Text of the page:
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A Flux implementation for QML

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QuickFlux is an implementation of Flux Application Architecture Framework from Facebook. It turns your QML application into a more modern and structured way.


  1. Dispatcher
  2. A singleton Message Dispatcher / Message Queue per QML Engine.
  3. Avoid out-of-order message processing - It guarantees the order of messages are arrived in sequence to listeners (First come first served)
  4. Middleware - May inject and modify action before dispatching to the Store components
  5. Hydration - Serialize or Deserialize Store component into / from a JSON

Concept and Motivation

Generally speaking, you should avoid creating a big QML file. Break down into smaller piece of files is more readable and reusable. But it may not true due to event/signal propagation. Managing code dependence is very troublesome. ( See reason )

Using Action and Dispatcher is a solution for this problem With a global AppDispatcher for communication between components. It breaks the dependence and simplify your code by taking out unnecessary signal binding.

This project provides an implementation of dispatcher in QML for user to get started.

What is Flux and How to use in QML Application?

What is Flux?

  1. A cartoon guide to Flux — Code Cartoons — Medium

How to use it in a QML Application?

  1. Revised QML Application Architecture Guide with Flux
  2. Action-Dispatcher Design Pattern for QML — Medium
  3. What is new in Quick Flux 1.1?

An example program is available at: quickflux/examples/todo

Quick Flux Application Architecture 1.png (1261×446)

Installation Instruction (with qpm)

For user who are already using qpm from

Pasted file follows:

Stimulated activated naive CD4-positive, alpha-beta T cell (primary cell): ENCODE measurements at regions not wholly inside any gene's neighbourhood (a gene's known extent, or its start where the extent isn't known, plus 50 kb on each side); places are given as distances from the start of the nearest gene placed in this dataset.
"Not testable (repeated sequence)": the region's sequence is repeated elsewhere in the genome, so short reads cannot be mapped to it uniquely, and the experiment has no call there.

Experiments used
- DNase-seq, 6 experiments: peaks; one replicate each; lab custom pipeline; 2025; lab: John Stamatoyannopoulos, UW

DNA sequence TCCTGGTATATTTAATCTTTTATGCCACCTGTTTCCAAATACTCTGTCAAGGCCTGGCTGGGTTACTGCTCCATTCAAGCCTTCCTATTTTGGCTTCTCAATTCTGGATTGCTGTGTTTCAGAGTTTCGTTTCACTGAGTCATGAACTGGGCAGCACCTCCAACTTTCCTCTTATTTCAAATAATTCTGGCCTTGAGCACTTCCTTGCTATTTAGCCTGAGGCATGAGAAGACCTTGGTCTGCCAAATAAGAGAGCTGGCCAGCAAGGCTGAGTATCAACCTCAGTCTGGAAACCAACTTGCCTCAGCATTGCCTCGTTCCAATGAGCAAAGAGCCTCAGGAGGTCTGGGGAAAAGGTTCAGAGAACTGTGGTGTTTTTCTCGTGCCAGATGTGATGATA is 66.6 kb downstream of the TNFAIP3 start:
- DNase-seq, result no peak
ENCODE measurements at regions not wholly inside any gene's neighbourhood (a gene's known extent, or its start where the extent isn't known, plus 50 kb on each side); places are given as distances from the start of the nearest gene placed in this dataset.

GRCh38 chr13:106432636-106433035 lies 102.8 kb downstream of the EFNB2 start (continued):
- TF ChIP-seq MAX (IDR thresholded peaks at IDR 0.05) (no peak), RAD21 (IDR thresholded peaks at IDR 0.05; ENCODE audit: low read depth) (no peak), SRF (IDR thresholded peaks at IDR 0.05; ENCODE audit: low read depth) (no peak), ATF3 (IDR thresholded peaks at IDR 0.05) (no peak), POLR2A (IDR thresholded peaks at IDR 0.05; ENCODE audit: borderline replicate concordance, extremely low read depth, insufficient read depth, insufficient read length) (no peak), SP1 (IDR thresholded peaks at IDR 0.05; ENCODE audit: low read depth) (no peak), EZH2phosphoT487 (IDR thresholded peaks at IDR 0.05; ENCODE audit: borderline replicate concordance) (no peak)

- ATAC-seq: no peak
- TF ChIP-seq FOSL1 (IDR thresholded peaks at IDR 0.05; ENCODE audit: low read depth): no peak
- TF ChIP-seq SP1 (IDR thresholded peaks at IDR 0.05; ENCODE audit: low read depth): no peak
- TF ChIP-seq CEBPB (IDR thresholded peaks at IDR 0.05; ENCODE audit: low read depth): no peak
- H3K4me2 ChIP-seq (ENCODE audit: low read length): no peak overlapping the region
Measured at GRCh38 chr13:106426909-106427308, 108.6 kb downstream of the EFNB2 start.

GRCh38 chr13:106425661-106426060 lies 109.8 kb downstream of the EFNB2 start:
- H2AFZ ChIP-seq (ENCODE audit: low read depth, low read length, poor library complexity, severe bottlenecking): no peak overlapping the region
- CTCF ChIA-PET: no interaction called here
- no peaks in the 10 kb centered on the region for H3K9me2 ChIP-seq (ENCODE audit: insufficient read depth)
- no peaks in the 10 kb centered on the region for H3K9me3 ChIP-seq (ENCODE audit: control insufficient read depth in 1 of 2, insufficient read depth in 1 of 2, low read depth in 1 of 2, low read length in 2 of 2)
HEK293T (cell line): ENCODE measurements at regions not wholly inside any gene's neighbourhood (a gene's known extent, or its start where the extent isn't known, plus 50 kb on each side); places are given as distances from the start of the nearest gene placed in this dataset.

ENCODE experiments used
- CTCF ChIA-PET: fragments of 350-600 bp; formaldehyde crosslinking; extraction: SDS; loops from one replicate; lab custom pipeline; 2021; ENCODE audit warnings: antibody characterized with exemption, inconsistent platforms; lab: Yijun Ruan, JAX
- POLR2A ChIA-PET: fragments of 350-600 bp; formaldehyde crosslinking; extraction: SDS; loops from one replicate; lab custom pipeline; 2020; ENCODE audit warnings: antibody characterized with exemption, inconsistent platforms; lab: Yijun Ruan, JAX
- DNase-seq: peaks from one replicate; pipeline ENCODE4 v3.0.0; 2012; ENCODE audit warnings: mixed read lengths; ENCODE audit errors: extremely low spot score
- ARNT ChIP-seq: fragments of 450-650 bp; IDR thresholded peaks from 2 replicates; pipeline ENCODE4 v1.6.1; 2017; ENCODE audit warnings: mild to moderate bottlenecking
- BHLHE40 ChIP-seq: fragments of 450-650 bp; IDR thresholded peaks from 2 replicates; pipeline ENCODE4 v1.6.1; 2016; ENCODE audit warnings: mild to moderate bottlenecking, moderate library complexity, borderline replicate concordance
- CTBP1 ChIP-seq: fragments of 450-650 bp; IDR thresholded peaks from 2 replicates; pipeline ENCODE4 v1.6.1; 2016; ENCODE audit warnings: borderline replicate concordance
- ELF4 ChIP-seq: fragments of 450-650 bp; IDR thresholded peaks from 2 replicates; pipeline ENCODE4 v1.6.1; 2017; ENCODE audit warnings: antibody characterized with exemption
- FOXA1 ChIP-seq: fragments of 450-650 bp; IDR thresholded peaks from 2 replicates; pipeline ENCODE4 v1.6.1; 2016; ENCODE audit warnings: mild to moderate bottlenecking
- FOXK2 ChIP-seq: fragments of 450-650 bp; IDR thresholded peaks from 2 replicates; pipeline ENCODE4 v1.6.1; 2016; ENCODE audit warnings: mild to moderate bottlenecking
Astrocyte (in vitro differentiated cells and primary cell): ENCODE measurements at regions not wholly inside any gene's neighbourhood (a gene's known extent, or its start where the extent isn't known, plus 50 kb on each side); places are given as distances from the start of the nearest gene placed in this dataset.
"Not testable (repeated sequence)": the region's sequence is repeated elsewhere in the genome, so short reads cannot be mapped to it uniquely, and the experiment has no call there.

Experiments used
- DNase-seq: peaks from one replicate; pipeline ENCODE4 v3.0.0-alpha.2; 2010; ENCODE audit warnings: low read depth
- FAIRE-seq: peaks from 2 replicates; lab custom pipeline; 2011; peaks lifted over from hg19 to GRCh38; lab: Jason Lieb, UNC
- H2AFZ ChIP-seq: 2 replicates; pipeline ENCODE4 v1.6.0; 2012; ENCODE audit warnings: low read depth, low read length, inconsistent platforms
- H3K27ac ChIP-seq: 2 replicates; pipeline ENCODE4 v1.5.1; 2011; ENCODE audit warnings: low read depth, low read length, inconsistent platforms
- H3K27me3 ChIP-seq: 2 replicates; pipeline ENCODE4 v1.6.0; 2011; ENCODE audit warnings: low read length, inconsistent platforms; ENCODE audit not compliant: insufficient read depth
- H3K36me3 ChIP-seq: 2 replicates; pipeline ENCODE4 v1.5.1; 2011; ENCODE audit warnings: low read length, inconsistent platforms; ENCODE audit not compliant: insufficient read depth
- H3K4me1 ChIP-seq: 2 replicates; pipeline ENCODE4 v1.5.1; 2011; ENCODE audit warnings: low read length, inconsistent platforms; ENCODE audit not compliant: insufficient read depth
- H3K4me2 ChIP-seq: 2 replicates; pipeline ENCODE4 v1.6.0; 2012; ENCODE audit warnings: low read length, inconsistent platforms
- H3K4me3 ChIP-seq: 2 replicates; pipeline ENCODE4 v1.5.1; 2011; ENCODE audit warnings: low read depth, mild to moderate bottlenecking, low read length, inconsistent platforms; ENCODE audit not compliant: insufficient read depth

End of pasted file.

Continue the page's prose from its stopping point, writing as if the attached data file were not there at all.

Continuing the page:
1. Run qpm install
$ qpm install com.github.benlau.quickflux
  1. Include vendor/vendor.pri in your .pro file

You may skip this step if you are already using qpm.

  1. Add import statement in your QML file
import QuickFlux 1.0

Installation Instruction (without qpm)

  1. Clone this repository or download release to a folder within your source tree.

  2. Add this line to your profile file(.pro):

    include(quickflux/quickflux.pri) # You should modify the path by yourself

  3. Add import statement in your QML file

import QuickFlux 1.0

Installation Instruction (with CMake)

Add QuickFlux as an external project in your CMakeLists.txt:





add_dependencies(<your target> QuickFlux)
target_link_libraries(<your target>	debug quickfluxd optimized quickflux)

Instead of using GIT_REPOSITORY which clones a remote repository, you can use SOURCE_DIR with a local path which contains the project sources.

You may need to add "-DCMAKE_PREFIX_PATH=<your Qt install path>" to the CMAKE_ARGS on some platforms.

Also make sure that your cpp file actually calls registerQuickFluxQmlTypes();

If you are facing linking problems with QML, make sure to link the Qt5:: modules after linking quickflux.

Reference: examples/todo/CMakeLists.txt

Example Projects